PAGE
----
I pass by how Achilles sufiered^ his comrades to be slain

But there's Palsestrio, he's standing with the Captain.
My talk must now be changed for another kind. Woman
is surely bom of tardiness itself. For every other delay,
which is a delay just as much, seems a less delay than that
which is on account of a woman. I really think that this is
done merely from habit. But I shall call for this Philoco-
masium. I'll knock at the door then. Hallo ! is there any
one here ? (Knochs at the Captain' s door.)

Pal. Young man — what is it ? What do you want ?
Why are you knocking ?

Pletjs I'm come to inquire for Philocomasium ; I'm come
from her mother. If she's for going, let her set off. She is
delaying us all ; we wish to weigh anchor.

PxEG. Her things have been some time in readiness.
Hearkye, Palsestrio, take some assistants with you to carry
to the ship her golden trinkets, her furniture, apparel, all
her precious things. All the articles are already packed up
which I gave her.

Pai. rU go. (Goes into the house.') Pleus. Troth now,
prithee, do make haste.

PrRG. There shall be no delay. Pray, what is it that has
been done^ with your eye ?

' AcliiUes suffered) — Vcr. 1289. This was when he withdrew from the warfare
on being deprived of Briseis by Agamemnon, on which occasion Hector mada
great havoc among the Grecian forces.

' That hat been done^ — Ver 130G. He asks " what has been done with " or " bo-


Pletjs. Troth, but I have my eye. (Foints to the riglit one.)

Pteg. But the left oue I mean.

Pleus. I'll tell you. On account of the sea, I use thia
eye less ; but if I kept away from the sea^, I should use
the one like the other. But they are detaining me too long.

Pteg. See, here they are coming out.

Scene VIII.
Enter Paljesteio and PHiLocoMASiuMyrojra tlie Captain's


Pal. (to Philocomasiitm). Prithee, when wiU you this
day make an end of your weeping ?

Phil. "What can I do but weep ? I am going away
hence where I have spent my days most happily.

Pal. See, there's the man that has come from your
mother and sister {pointing to PLErsiCLEs).

Phil. I see him. Pyeu. Palaestrio, do you hear ?

Pal. What is your pleasure P Pxeg. Aren't you order-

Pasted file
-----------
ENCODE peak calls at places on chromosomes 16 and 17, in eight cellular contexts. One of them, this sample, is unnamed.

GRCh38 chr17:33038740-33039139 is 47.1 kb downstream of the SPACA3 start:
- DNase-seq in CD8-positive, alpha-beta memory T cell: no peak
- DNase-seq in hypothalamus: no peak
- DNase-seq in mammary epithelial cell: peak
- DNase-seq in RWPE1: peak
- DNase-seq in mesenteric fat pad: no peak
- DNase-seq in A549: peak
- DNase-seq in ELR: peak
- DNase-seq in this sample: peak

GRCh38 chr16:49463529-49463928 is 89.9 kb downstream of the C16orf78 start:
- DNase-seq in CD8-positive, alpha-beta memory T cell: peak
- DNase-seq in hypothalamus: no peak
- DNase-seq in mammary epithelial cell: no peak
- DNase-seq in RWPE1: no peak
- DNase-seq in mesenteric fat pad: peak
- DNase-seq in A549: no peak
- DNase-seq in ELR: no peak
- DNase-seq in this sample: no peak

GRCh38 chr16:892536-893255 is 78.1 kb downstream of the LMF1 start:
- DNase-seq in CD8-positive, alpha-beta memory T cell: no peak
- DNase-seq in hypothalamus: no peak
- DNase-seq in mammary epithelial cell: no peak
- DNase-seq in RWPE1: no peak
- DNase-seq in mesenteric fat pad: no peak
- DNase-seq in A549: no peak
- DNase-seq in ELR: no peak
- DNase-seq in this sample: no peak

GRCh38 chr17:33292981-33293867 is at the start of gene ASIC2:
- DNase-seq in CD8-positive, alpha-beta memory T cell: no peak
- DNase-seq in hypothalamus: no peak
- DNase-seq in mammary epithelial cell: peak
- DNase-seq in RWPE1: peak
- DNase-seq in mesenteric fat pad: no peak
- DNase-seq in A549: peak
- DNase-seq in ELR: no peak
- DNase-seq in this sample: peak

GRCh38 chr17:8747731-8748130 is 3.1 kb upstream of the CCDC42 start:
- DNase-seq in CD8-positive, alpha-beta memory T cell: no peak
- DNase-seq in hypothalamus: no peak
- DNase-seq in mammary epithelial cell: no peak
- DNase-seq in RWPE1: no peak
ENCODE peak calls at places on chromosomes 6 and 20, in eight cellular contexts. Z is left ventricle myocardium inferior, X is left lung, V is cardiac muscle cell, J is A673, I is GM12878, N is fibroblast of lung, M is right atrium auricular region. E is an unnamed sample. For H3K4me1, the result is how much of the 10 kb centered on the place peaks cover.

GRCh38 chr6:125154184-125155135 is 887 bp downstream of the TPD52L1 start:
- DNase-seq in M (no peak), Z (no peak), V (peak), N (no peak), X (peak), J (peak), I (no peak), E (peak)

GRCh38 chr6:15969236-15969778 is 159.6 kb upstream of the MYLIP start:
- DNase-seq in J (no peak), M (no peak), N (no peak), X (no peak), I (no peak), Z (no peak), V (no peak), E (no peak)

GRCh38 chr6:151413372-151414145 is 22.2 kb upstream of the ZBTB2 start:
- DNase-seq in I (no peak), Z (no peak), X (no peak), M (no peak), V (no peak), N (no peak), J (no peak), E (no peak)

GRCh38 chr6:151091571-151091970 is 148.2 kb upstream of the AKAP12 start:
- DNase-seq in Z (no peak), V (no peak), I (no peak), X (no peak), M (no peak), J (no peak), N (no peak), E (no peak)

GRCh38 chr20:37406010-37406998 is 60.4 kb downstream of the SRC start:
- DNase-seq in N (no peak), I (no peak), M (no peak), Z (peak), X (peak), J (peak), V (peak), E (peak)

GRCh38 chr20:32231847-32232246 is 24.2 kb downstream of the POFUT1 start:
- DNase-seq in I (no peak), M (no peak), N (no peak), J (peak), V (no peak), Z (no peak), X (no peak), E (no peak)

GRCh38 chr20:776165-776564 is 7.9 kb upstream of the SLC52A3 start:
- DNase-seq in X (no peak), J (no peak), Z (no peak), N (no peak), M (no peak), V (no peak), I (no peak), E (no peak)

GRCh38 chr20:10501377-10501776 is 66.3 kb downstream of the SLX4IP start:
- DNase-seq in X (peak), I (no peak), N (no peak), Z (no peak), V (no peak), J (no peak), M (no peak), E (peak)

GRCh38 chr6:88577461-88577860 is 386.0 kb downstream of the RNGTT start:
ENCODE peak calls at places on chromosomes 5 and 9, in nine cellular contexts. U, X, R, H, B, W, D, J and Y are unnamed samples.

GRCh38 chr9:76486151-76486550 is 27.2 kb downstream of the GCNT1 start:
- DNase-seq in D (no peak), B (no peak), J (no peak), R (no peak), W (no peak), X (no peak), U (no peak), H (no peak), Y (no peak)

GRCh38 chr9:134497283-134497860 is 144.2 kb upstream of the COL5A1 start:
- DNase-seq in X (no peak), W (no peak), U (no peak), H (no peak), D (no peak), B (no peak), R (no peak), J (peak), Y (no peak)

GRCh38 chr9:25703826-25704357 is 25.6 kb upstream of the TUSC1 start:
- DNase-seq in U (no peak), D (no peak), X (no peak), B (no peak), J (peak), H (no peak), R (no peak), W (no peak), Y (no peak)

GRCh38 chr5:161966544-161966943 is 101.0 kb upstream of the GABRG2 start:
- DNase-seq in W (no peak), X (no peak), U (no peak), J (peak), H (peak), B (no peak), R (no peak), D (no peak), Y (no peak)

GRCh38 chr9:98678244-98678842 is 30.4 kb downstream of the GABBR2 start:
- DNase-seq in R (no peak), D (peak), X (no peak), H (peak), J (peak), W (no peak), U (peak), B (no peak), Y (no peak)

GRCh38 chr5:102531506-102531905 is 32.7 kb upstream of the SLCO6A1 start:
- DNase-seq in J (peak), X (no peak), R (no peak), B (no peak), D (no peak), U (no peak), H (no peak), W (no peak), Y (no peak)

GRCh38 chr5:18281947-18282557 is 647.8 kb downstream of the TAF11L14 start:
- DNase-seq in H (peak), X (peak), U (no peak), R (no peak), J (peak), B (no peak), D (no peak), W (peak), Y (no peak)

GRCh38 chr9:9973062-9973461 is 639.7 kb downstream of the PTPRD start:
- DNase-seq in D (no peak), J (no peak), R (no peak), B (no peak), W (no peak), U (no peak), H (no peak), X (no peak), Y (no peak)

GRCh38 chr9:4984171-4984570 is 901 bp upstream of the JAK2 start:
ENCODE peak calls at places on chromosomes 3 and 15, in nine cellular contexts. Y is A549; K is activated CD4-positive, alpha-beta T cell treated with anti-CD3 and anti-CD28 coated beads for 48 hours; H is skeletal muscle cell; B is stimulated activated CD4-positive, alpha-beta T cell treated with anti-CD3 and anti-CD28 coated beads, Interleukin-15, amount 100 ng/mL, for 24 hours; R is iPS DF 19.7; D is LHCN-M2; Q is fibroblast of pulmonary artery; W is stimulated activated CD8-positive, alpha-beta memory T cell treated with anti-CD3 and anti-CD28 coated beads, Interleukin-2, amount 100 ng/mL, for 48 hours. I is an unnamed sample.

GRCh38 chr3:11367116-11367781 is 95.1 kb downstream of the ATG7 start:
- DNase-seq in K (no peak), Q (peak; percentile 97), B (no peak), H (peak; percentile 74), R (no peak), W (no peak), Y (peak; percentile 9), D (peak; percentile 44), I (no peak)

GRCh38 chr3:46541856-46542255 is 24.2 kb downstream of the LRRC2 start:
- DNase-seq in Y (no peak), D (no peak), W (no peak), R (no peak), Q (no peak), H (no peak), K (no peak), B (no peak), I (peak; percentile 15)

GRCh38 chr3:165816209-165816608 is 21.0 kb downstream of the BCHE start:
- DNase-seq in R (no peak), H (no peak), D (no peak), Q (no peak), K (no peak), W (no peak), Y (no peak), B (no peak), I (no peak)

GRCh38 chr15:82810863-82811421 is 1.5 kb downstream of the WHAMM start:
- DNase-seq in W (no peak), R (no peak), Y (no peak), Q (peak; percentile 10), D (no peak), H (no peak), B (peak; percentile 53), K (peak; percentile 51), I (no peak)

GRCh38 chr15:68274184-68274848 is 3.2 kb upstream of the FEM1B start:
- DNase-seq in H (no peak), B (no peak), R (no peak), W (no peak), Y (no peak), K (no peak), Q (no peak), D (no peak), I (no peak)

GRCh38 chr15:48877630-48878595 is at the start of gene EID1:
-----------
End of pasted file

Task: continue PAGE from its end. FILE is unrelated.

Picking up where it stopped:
ing those presents to be brought out which I gave her ?

Pleits. Health to you, Philocomasium. Phil. And health
to you.

Pleub. Tour mother and sister bade me give their love
to you.

Phil. Heaven prosper them. Pleus. They beg you to
set out, so that, while the wind is fair, they may set sail.
But if your mother's eyes had been well, she would have
come^ together with me.

Phil. I'U go ; although T do it with regret — duty compels

Pletjs. Tou act wisely. Pteg. If she had not been passing
her life with myself, this day she would have been a blockhead.

come of," his eye ? On which Plensicles tells him, by way of a quibble, that he has
got his eye, allading to the right one, while the Captain refers to the left, against
which the " lectica" is placed.

1 From the sea) — Ver. 130'J. There is a pun here, which cannot be preserved
in the translation. " Si abstinnissem a mare," " If I kept away from the sea,"
may also be read, " Si abstinnissem amare," ** If I refrained from loving." The
Captain understands him in the former sense, thinking that he means that he
has got a disease in his eye, which may be increased by leading a seafaring life.

''She would have come) — Ver. 1318. Thornton justly observes that this excuse
for the pretended mother not making her appearance is fair enough, but there is
no reason alleged why the sister should not come, except that we may suppose
that she stay* to nurse and comfort her sick parent.

138 MILES GliOr-IOSTlS; Act IV,

Phii. I am distracted at this, that I am estranged from
Buch a man. For you are able to make any_ woman what-
ever abound in wit; and because I was living with you,
for that reason I was of a very lofty spirit. I see that 1
must lose that loftiness of mind. {Pretends to ery^

PrE&. Don't weep. Phil. I can't help it when I look
upon you.

Ptb,&. Be of good courage. Phil. I know what pain it
is to me.

Pal. I really don't wonder now, Philocomasium, if you
were here with happinnss to yourself, when I, a servant —
as I look at him, weep because we are parting (jiretends
to ery), so much have his beauty, his manners, his valour,
captivated your feelings.

Phil. Prithee, do let me embrace you before I depart ?

Prua. By all means. Phil, (embracing Mm). O my
eyes ! my life !

Pal. Do hold up the woman, I entreat you, lest she should
fall. (He takes hold of her, and she pretends to faint.)

Prna. "What means this? Pal. Because, after she bad
quitted you, she suddenly became faint, poor thing.

Pye&. Eun in and fetch some water.

Pal. I want no water ; but I had rather you would kee;^